There was no evidence introduced on behalf of respondent except the Commissioner's computations, but respondent relied entirely on the legal presumption that the Commissioner's determination is prima facie correct and will stand unless overcome by competent evidence. In arriving at his figures of depreciation the Commissioner proceeded on the theory that the books and records of petitioner did not provide depreciation in the manner prescribed by the Department (which, without question, is the best method); therefore it must be presumed that depreciation was not provided for at all. He therefore arbitrarily determined that the invested capital and surplus in the assets referred to were less, by $259,184.25, than the actual capital and surplus as determined by the corporation and as shown on its books of account. He accomplishes this result, in effect, by saying that he allows taxpayer to take depreciation at certain percentages, which he calls permissible rates of depreciation. These percentages of depreciation from 1898 to 1917, inclusive, were applied by Commissioner regardless of petitioner's contention that it had adequately provided for depreciation by renewals and replacements and proper maintenance of its assets, the expense of which was charged to operating expense, thereby reducing its surplus as effectually as a charge to a depreciation reserve would do. The computation began with 1898, because the company's records for earlier years were not available. The Commissioner, for example, applied a straight rate of 5 per cent. as the rate of depreciation on machinery, on the assumption that machinery would be worn out, exhausted, and useless at the end of twenty years. Theoretically this is quite a safe procedure in the absence of better evidence; but in this particular case there were machines that had been in use as long as forty-five years and were still rendering proper service, due to keeping them in good repair and promptly replacing all broken parts, and making such renewals as were necessary. This fact proves conclusively that no rule or rate can in all instances accurately measure depreciation. While it may form a safe basis for a prima facie case, it must give way to the facts in each particular case if those facts are presented and are inconsistent with the rate.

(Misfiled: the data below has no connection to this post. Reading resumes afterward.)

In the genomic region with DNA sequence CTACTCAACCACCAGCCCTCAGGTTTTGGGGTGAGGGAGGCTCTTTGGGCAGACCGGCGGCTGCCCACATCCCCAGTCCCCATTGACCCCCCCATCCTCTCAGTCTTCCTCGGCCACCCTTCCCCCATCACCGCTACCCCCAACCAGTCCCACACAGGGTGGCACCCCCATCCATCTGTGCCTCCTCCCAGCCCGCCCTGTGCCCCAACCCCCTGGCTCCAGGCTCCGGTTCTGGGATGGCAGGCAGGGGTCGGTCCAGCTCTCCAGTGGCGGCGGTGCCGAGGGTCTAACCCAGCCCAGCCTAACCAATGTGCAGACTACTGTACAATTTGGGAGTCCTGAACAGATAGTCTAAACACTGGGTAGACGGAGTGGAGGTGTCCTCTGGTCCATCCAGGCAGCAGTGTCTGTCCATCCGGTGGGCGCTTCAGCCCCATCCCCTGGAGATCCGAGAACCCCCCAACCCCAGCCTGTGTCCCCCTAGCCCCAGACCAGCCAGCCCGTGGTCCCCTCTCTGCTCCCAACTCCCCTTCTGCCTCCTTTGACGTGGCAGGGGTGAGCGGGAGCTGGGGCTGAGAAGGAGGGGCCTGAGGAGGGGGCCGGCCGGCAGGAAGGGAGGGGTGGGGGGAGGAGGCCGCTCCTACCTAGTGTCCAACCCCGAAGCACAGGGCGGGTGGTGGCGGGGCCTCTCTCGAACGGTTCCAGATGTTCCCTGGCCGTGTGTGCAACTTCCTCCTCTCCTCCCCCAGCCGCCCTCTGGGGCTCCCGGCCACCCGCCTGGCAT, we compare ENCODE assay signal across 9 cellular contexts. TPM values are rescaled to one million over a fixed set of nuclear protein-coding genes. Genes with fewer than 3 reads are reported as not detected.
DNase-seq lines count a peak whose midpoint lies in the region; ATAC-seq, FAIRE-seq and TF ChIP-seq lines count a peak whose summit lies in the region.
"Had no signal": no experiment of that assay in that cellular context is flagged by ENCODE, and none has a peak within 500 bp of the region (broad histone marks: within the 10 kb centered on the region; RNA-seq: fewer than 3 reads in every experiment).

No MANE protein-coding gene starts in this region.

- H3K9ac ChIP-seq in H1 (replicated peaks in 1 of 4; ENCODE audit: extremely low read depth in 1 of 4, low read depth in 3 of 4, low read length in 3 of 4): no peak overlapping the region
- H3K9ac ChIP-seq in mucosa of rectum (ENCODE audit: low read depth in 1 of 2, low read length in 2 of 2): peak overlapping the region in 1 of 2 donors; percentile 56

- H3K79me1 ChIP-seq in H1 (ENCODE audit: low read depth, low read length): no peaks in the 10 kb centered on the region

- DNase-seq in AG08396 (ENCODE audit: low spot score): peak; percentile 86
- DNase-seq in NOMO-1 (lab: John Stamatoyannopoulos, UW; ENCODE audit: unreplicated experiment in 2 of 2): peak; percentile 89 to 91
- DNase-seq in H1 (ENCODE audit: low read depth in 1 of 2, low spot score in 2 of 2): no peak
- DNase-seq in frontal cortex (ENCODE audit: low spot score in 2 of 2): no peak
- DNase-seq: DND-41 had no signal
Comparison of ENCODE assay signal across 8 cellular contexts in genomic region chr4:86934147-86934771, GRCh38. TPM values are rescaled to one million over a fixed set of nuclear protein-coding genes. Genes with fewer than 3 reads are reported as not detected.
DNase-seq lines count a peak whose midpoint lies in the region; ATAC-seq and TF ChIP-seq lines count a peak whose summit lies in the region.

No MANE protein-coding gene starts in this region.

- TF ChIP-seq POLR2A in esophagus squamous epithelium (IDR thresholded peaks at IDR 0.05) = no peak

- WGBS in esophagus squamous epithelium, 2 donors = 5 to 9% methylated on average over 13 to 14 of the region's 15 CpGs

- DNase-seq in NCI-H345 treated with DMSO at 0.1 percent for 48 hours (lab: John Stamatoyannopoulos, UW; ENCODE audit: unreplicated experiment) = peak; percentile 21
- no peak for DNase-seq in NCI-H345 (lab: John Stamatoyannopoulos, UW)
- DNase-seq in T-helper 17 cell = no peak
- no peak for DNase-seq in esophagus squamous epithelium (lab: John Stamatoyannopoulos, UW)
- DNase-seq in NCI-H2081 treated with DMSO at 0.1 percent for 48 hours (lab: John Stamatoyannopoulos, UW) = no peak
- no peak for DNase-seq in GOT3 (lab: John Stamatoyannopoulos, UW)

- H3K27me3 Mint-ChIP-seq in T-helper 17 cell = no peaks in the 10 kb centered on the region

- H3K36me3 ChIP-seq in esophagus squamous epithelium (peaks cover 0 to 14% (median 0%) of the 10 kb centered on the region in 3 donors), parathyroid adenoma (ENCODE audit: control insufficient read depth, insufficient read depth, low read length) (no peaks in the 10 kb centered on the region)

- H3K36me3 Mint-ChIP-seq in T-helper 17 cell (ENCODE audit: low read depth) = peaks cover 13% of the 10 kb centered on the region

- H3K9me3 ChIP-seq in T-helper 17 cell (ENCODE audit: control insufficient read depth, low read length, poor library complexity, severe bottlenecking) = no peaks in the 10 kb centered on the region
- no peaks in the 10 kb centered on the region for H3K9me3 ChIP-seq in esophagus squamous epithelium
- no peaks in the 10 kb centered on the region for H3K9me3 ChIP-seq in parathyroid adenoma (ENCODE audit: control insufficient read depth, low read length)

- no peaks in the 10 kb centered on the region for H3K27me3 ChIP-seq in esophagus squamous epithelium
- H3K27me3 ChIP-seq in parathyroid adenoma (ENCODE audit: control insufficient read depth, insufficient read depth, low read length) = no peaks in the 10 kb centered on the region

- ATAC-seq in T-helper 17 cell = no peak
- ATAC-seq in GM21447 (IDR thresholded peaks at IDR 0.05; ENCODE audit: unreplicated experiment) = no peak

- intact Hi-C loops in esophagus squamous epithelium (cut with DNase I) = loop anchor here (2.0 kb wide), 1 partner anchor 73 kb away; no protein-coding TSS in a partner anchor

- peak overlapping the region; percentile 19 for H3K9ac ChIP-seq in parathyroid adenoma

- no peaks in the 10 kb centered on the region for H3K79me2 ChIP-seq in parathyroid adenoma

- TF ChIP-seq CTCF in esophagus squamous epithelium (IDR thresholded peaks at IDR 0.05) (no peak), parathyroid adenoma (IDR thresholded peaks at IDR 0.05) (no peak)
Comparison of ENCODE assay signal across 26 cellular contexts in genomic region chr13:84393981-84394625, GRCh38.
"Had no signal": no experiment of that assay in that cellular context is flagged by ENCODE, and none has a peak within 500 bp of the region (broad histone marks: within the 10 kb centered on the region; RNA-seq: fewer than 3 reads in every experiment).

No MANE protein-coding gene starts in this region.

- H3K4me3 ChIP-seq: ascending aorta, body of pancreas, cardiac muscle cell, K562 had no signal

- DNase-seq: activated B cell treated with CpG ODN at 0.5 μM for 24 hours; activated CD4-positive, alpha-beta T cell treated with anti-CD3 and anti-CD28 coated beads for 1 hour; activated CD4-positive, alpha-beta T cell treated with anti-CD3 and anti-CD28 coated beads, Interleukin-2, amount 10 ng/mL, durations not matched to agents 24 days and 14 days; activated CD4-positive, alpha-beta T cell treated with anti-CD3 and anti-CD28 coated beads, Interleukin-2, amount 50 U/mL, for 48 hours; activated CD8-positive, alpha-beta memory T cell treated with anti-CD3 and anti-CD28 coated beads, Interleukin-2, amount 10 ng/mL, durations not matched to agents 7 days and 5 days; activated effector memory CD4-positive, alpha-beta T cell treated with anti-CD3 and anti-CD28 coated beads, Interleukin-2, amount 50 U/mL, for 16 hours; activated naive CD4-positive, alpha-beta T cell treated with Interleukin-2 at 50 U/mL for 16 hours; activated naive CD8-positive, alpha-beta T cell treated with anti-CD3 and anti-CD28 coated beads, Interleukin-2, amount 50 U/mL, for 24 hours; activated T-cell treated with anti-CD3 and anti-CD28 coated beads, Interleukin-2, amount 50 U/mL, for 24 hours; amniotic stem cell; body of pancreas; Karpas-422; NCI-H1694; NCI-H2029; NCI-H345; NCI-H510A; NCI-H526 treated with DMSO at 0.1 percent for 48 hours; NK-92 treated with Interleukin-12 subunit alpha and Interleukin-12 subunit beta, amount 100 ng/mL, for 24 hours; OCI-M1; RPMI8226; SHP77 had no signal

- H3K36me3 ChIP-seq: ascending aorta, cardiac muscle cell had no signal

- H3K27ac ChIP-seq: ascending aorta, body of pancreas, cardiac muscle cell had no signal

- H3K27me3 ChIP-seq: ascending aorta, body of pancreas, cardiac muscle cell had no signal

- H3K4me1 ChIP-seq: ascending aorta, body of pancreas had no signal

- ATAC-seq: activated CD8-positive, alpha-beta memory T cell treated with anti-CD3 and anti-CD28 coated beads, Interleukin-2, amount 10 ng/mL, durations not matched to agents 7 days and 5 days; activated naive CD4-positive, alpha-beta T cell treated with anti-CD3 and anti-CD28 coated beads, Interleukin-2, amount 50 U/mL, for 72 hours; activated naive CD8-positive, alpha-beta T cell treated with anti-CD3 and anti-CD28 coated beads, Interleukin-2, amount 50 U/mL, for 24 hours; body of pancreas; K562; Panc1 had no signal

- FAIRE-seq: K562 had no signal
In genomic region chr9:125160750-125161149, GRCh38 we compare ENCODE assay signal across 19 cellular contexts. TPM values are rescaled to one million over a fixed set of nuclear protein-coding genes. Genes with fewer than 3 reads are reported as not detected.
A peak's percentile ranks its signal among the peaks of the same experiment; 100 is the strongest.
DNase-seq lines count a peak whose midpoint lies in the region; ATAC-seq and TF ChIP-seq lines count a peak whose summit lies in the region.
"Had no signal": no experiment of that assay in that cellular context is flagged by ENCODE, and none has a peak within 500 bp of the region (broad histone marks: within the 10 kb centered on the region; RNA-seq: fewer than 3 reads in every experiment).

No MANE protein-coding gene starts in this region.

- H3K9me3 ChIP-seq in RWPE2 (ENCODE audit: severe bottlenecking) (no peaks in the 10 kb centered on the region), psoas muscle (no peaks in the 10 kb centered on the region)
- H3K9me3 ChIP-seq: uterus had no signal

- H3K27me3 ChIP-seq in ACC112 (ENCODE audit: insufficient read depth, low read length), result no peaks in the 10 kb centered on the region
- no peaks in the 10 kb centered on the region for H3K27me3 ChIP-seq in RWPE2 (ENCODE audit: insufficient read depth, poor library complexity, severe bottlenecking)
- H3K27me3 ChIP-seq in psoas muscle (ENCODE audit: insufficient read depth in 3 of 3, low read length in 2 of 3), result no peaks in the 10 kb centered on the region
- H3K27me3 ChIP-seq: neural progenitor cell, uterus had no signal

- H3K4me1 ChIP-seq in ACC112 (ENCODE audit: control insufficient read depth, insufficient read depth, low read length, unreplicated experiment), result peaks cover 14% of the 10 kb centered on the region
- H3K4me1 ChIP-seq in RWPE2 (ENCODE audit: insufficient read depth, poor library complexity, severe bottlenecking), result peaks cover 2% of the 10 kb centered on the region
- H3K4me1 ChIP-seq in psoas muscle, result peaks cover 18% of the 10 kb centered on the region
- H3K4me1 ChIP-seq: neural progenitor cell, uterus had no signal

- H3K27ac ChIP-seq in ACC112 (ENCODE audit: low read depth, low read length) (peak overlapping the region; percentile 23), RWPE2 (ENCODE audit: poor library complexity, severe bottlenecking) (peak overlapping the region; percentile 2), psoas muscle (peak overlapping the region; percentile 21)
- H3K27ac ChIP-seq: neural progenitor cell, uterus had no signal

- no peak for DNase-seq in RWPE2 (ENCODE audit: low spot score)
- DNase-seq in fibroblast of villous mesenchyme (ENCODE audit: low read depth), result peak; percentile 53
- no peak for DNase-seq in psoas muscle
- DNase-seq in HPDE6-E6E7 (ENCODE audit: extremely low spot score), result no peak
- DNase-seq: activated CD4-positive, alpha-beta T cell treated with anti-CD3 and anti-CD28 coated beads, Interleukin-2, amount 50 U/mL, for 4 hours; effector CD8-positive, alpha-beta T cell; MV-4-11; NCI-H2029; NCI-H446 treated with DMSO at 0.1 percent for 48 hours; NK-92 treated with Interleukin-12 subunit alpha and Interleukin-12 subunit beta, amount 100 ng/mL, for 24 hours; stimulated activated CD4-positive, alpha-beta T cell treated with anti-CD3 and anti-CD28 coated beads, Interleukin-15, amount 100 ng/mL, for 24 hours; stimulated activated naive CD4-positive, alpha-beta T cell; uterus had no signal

Previous to the enactment providing for income tax, the necessity for detailed records of depreciation was not so apparent as now, and they were not kept in such manner as to be fully informative. Since the enactment many taxpayers have learned this, and have been greatly benefited thereby, so far as the future is concerned. We think this fact merits consideration, and it has generously received consideration at the hands of the United States Board of Tax Appeals.

In the case of Appeal of Cleveland Home Brewing Co., 1 B.T.A. 87, the Board used the following language:

"Depreciation * * * is a question of fact. Congress has allowed taxpayers 'a reasonable allowance for * * * wear and tear of property used in the trade or business' as a deduction from income, to make whole their capital investments before levying a tax upon that income. The Commissioner in this case asks us to accept a readjustment of taxpayer's invested capital upon a mere assumption that the property of this taxpayer was reasonably depreciable at certain arbitrary rates and in equal annual amounts over a period of 11 completed years. No evidence is offered that the alleged depreciation has actually occurred. None is even offered that property of the kind here in question usually deteriorates at approximately the rates used in the computations of the examining agent. Upon the record so made, we must sustain the position of the taxpayer."

In the case of Kansas Milling Co., 3 B.T.A. 709, the Board used the following language:

"The evidence before us indicates that at January 1, 1917, the taxpayer had accrued on its books a reserve for depreciation in the sum of $19,324.19; that, in addition to this reserve, the taxpayer from 1907 to the close of 1916, had charged as current operating expense certain capital expenditures in lieu of charging off depreciation, specifically as such, annually at uniform rates; that of the capital expenditures charged to operating expense the revenue agent was able to identify items totaling $47,172.69, and this amount the Commissioner restored to the asset accounts and to invested capital; and that, by the application of a mathematical formula to property costs, based upon the straight-line theory of depreciation, going back to the date of taxpayer's organization, the Commissioner has determined that the reserve for depreciation at the beginning of the taxable year 1917 should be stated in the sum of $98,681.59.